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American Heart Association, Circulation, suppl_1(133), 2016

DOI: 10.1161/circ.133.suppl_1.p091



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Abstract P091: Ethnic Disparities in Social and Psychosocial Factors Modify the Effect of Genes on Body Mass Index

Journal article published in 2016 by Erin B. Ware ORCID, Jennifer A. Smith, Jessica Faul, Sharon L. Kardia
This paper was not found in any repository, but could be made available legally by the author.
This paper was not found in any repository, but could be made available legally by the author.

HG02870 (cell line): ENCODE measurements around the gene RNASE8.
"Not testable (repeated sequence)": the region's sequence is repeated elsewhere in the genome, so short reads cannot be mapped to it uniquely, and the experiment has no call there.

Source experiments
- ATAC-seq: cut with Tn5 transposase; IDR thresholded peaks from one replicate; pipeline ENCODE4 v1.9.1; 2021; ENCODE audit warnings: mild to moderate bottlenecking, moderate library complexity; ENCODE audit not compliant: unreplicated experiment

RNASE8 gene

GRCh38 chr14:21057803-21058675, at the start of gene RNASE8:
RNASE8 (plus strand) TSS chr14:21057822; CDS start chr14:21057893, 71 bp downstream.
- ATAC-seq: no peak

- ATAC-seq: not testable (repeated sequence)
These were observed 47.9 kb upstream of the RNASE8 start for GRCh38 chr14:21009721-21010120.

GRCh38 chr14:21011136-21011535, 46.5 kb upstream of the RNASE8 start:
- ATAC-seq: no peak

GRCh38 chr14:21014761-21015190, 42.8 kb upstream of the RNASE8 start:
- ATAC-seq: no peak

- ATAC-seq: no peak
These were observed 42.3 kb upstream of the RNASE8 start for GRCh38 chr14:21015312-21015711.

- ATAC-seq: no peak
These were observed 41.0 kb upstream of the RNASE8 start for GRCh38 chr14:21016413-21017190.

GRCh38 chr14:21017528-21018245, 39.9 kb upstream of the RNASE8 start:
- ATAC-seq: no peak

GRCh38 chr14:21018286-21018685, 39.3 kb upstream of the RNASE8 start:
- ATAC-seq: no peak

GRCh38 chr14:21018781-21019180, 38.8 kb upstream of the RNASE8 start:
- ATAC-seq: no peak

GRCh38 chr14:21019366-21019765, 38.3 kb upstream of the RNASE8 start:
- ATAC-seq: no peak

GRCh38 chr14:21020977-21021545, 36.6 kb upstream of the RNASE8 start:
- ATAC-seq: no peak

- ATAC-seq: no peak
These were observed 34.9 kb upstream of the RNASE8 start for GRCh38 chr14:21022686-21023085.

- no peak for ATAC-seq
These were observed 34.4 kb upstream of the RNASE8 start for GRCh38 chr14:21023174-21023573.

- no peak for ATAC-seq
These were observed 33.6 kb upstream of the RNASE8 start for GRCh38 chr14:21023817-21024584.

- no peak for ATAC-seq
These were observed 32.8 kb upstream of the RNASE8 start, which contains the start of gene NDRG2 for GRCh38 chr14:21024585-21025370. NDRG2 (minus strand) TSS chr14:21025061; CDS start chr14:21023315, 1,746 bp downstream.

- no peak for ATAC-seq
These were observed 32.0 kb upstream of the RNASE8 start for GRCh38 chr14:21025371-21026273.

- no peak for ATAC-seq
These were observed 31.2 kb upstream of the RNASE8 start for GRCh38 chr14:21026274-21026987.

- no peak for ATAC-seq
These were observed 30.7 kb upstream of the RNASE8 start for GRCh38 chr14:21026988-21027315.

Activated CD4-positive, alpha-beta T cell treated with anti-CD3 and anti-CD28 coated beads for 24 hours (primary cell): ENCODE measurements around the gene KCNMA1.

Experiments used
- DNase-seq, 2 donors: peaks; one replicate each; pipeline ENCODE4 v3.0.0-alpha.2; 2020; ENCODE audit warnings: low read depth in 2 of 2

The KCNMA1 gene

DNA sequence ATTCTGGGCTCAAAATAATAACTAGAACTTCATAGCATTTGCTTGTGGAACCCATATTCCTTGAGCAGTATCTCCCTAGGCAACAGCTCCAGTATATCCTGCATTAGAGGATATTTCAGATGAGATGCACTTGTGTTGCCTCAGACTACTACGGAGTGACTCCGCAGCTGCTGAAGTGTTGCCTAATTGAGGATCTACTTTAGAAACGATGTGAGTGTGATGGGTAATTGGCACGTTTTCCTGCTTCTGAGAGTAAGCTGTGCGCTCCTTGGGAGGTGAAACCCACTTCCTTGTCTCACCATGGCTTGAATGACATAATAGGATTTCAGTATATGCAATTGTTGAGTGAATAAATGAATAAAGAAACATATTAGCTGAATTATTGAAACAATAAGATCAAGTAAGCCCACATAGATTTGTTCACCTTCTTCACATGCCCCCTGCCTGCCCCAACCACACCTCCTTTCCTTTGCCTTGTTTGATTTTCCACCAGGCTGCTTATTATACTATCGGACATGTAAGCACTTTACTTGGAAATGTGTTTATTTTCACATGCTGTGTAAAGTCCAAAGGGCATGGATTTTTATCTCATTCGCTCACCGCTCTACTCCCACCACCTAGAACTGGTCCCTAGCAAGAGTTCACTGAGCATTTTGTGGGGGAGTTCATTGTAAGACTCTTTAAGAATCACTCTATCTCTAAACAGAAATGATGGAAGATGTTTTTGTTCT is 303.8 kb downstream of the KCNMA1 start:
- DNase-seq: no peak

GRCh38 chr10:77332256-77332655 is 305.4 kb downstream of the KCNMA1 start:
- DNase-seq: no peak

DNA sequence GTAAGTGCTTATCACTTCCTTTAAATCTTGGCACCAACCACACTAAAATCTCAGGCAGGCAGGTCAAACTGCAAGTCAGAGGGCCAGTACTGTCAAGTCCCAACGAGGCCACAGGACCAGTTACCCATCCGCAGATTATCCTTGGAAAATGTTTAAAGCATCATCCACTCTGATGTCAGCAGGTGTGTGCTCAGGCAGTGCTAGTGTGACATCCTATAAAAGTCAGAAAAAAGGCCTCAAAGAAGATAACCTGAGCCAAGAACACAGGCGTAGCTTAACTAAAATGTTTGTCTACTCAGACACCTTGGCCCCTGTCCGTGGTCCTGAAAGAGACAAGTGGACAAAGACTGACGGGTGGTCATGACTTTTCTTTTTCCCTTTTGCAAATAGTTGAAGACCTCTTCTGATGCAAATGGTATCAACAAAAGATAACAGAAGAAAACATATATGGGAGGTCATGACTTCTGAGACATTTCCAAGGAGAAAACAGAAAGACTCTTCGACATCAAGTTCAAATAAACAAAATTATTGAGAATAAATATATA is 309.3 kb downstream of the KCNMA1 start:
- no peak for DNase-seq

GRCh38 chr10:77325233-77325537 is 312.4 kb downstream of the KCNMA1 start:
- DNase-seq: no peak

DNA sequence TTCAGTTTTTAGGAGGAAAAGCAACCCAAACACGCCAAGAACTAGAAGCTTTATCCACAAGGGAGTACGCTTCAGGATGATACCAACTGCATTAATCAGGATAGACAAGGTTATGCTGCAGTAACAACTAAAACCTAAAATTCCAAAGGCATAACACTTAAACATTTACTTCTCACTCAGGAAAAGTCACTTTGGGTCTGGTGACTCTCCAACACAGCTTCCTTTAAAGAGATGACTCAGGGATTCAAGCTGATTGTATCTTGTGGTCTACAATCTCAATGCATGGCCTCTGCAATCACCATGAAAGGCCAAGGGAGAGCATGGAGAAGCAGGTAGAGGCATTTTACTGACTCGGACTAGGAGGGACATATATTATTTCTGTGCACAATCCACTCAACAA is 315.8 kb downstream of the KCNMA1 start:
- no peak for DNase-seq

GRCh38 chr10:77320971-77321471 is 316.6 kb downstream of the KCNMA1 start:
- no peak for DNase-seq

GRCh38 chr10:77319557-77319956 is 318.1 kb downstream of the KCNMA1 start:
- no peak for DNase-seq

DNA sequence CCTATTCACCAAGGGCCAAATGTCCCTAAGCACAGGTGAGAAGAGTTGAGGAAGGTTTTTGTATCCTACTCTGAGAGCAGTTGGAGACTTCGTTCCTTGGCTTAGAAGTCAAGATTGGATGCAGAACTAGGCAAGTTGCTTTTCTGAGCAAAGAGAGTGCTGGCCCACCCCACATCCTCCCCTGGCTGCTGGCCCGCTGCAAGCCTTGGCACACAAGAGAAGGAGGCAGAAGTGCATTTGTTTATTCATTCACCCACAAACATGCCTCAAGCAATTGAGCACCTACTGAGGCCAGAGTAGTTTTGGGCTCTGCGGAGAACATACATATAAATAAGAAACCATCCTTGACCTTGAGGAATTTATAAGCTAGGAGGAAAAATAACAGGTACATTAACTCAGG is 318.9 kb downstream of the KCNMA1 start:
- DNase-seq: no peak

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Introduction: Obesity/body mass index (BMI) is one of the leading risk factors of cardiovascular disease (CVD) in both African American and non-Hispanic white populations. Identifying the range of factors that lead to the persistent and pronounced differences in the BMI of populations is critical for developing effective strategies for reducing these inequalities and ultimately reducing the incidence of CVD. It is posited that these differences arise from the interplay between both biological (genes) and social factors (environments). Standard approaches to this complex problem of incorporating “bio-social” data remain fractured; examining only biological, or only social determinants of the diseases/risk factors in question. This paradigm is not effective in uncovering the origins of diseases that arise from the relationships between multiple systems. By incorporating both biological and sociological data, we seek to better understand the health disparities underlying obesity. Hypotheses: We hypothesize that there will be gene regions associated with BMI in both African and non-Hispanic whites, but not necessarily the same regions across ethnicity. We expect stronger associations in each ethnicity with gene regions defined from meta-analysis of that ethnicity. We hypothesize that low socioeconomic position, lower levels of social support and higher levels of anger, ongoing stressful life events, and depressive symptoms will modify the effects of genetic predictors on BMI. Methods: We used novel, gene region-based analysis methods (Sequence Kernel Association Testing and Gene-Environment Set Association Test) with gene regions identified from 103 known obesity loci (97 from published GWAS meta-analysis in European ancestry and 6 from African ancestry), to examine the effect of gene regions on BMI in up to 3,000 African Americans and up to 12,000 non-Hispanic whites from the Health and Retirement Study. We also investigated the modification of these gene regions’ effects on BMI by social and psychosocial environment and compared across ethnicity. Results and Conclusions: Preliminary results indicate strong gene-region associations in African Americans with several genes including GPRC5B (p=0.024), SH2B1 (p=0.016) and TNNI3K (p=0.004) as well as statistically significant associations between BMI and social/psychosocial variables (bivariate p<0.01 for anger, social support, socioeconomic position, stressful life events and depression scores in non-Hispanic whites; depression score in African Americans). Gene-region results in the non-Hispanic whites and interaction results are forthcoming. In conclusion, investigating gene-by-psychosocial and gene-by-socioeconomic interactions for one of the most important risk factors for chronic diseases in older adults could help motivate new bridges to be built between biological and social scientists.